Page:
“Mental Health” is just “Health”: World #MentalHealthDay2018

Title image courtesy campaignme.com

October 10 is World Mental Health Day. It is a time to check in with yourself, to be honest with yourself, and to ask yourself if there are things you need to do to take better care of your mental health. Mental illness is incredibly common in Canada: In any given year, 20% of people will personally experience a mental health problem or illness. However, due to fears and misrepresentation of what mental illness looks like, too few Canadians are open about the state of their mental health, often fearing public embarrassment and shame if they seek help. As a result, their illness goes untreated, and thousands of people suffer needlessly every year. Here are some more facts about mental illness in Canada:

  • Mental illness affects people of all ages, education, income levels, and cultures.
  • By age 40, about 50% of the population will have or have had a mental illness.
  • Almost one half (49%) of those who feel they have suffered from depression or anxiety have never gone to see a doctor about this problem.
  • 70% of mental health problems have their onset during childhood or adolescence.
  • Canadians in the lowest income group are 3 to 4 times more likely than those in the highest income group to report poor to fair mental health.
  • 57% of Canadians believe that the stigma associated with mental illness has been reduced compared to five years ago.
  • 81% are more aware of mental health issues compared to five years ago.
  • 40% of respondents to a 2016 survey agreed they have experienced feelings of anxiety or depression but never sought medical help for it.

You should take your mental health as seriously as you take your physical health. If you or a loved one has been experiencing symptoms of anxiety, depression, addiction, or other conditions, know that you are not alone, that you are experiencing a common and treatable condition, and that you have access to a variety of mental health services to help you through your difficult time, including healthcare professionals such as psychologists, psychiatrists, social workers, and counselors, medication, support groups, and other forms of treatment.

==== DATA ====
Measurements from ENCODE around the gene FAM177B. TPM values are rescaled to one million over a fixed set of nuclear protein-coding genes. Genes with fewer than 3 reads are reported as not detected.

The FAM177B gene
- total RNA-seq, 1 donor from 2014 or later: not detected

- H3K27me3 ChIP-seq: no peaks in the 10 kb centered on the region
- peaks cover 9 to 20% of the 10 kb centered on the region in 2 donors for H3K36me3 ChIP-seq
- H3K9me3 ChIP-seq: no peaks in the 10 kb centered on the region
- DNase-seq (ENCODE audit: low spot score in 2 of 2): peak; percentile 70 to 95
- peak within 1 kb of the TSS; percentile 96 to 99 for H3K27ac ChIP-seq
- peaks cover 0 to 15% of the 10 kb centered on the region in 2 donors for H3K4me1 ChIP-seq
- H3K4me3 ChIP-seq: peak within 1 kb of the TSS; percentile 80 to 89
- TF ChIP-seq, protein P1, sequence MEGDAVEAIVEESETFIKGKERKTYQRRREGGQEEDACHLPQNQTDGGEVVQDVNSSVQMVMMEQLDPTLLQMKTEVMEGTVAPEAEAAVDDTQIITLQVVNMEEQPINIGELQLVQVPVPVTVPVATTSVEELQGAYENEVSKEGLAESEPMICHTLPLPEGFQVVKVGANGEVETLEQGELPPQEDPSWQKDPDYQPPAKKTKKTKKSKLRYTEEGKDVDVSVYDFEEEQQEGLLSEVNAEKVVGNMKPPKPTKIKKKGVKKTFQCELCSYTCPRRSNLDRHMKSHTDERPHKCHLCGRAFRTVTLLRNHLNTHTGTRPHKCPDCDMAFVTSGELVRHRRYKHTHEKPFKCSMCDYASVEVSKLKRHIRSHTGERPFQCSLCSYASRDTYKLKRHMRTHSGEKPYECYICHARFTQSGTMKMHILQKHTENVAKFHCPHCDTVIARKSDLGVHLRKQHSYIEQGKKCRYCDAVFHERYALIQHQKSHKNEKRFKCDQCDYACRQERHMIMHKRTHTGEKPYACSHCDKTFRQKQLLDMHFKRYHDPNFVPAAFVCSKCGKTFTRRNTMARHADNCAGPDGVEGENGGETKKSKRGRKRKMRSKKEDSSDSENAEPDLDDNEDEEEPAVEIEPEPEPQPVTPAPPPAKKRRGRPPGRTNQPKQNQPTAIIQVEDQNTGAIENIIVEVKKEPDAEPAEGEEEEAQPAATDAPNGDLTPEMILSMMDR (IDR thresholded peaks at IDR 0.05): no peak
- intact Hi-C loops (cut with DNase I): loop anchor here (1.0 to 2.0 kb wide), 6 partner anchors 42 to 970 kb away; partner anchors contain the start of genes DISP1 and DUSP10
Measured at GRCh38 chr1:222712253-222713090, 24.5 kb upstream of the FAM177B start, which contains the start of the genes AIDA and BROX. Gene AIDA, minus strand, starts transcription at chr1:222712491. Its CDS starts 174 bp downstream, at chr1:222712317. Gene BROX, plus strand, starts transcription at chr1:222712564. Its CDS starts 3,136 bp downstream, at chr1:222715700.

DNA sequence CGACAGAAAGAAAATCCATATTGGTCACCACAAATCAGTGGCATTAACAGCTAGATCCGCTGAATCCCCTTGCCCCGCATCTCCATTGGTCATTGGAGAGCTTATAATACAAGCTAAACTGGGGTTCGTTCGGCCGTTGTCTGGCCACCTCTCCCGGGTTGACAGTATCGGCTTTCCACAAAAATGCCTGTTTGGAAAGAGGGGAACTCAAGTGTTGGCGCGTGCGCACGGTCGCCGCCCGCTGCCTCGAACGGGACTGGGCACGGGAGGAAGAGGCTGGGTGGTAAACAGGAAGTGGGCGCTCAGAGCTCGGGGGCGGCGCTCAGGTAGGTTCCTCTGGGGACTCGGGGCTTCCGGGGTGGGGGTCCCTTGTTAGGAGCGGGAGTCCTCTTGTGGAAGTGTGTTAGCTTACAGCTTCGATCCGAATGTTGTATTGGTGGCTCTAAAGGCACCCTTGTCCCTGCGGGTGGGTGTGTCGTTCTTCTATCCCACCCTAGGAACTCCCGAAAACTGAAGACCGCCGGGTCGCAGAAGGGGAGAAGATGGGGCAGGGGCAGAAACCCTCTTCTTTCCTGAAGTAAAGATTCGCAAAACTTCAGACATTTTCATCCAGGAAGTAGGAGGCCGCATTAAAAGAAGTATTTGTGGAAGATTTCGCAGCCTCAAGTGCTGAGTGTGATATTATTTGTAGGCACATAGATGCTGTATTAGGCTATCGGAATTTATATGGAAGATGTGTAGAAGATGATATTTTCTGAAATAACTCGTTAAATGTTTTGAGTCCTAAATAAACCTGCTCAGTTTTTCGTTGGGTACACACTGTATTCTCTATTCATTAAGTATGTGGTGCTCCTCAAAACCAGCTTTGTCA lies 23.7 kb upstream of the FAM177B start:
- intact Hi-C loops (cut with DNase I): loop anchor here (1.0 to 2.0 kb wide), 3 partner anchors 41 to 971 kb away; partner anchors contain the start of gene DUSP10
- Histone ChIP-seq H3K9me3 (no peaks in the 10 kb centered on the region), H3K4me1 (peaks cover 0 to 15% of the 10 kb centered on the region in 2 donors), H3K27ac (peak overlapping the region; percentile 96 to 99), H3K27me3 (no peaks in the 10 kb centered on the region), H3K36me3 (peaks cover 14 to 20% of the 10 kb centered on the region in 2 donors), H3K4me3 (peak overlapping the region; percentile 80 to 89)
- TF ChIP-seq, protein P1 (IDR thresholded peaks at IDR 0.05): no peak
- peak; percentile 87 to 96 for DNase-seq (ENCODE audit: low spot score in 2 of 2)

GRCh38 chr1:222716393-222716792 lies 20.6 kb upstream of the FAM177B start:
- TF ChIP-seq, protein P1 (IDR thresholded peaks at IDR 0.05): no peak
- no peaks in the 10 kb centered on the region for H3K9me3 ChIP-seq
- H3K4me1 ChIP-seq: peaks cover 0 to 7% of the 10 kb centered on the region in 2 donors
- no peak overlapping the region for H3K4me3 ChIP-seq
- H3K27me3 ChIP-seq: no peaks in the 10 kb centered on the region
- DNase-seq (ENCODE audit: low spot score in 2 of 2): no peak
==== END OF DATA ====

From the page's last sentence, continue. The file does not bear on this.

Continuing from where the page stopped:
You may want to seek help if you experience even one of the following symptoms:

  • Palpitations, pounding heart or accelerated heart rate
  • Sweating
  • Trembling or shaking
  • Feelings of choking
  • Chest pain or discomfort
  • Nausea or abdominal distress
  • Feeling dizzy, unsteady, light-headed or faint
  • Chills or heat sensations
  • Paresthesia (numbness or tingling sensations)
  • Feelings of unreality or being detached from oneself
  • Fear of losing control or “going crazy”
  • Fear of dying
  • Feeling jumpy
  • Trouble feeling emotions
  • Avoiding trauma reminders
  • Not getting joy from the same activities you usually do
  • Avoiding leaving your home or being unable to change your routine
  • Repetitive behaviours such as counting or repeating steps or motions

If you are a permanent resident, refugee, or low-income Canadian citizen currently or previously attending classes at the Calgary Immigrant Educational Society and you think you might be experiencing mental illness, including symptoms similar to the ones above, know that you can seek help.

CIES’ ReNEW program provides access to emotional support and professional counselling services. Professional counsellors can provide life-changing strength and support for their clients, in addition to complete confidentiality. It is against the law for your information to be shared with anyone other than your counselor or your family doctor, and you will remain completely anonymous.

If you would like to meet with a counselor, visit either our Whitehorn NE or Forest Lawn SE locations between 8:30 am and 5:00 pm, Monday to Friday. To schedule an appointment in advance, call 403-291-0002.

This article was compiled with statistics from The Canadian Mental Health Association Calgary, the Canadian Association for Mental Health, and The Ranch.